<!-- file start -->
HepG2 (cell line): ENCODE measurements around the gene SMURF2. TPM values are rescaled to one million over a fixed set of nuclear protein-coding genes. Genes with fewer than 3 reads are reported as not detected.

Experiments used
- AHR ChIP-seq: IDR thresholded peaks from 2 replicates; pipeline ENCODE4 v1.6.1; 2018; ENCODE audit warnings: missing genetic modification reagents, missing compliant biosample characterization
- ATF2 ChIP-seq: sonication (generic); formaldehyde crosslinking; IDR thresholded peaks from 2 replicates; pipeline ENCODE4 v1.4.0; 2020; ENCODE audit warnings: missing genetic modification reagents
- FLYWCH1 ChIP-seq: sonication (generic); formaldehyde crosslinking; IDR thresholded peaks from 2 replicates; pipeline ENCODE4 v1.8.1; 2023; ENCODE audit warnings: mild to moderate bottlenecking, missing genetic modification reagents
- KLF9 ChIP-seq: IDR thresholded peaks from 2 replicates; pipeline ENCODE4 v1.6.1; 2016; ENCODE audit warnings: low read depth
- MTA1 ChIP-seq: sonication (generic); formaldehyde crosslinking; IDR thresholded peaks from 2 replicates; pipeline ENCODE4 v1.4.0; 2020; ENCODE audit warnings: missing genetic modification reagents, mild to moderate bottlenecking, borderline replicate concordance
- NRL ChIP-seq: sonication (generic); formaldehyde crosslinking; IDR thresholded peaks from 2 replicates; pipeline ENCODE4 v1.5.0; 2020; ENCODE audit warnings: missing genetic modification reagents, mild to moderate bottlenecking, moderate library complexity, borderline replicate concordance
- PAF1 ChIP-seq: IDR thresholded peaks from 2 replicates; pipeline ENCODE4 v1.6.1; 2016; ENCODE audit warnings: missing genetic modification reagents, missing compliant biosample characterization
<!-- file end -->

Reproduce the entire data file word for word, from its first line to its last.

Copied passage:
HepG2 (cell line): ENCODE measurements around the gene SMURF2. TPM values are rescaled to one million over a fixed set of nuclear protein-coding genes. Genes with fewer than 3 reads are reported as not detected.

Experiments used
- AHR ChIP-seq: IDR thresholded peaks from 2 replicates; pipeline ENCODE4 v1.6.1; 2018; ENCODE audit warnings: missing genetic modification reagents, missing compliant biosample characterization
- ATF2 ChIP-seq: sonication (generic); formaldehyde crosslinking; IDR thresholded peaks from 2 replicates; pipeline ENCODE4 v1.4.0; 2020; ENCODE audit warnings: missing genetic modification reagents
- FLYWCH1 ChIP-seq: sonication (generic); formaldehyde crosslinking; IDR thresholded peaks from 2 replicates; pipeline ENCODE4 v1.8.1; 2023; ENCODE audit warnings: mild to moderate bottlenecking, missing genetic modification reagents
- KLF9 ChIP-seq: IDR thresholded peaks from 2 replicates; pipeline ENCODE4 v1.6.1; 2016; ENCODE audit warnings: low read depth
- MTA1 ChIP-seq: sonication (generic); formaldehyde crosslinking; IDR thresholded peaks from 2 replicates; pipeline ENCODE4 v1.4.0; 2020; ENCODE audit warnings: missing genetic modification reagents, mild to moderate bottlenecking, borderline replicate concordance
- NRL ChIP-seq: sonication (generic); formaldehyde crosslinking; IDR thresholded peaks from 2 replicates; pipeline ENCODE4 v1.5.0; 2020; ENCODE audit warnings: missing genetic modification reagents, mild to moderate bottlenecking, moderate library complexity, borderline replicate concordance
- PAF1 ChIP-seq: IDR thresholded peaks from 2 replicates; pipeline ENCODE4 v1.6.1; 2016; ENCODE audit warnings: missing genetic modification reagents, missing compliant biosample characterization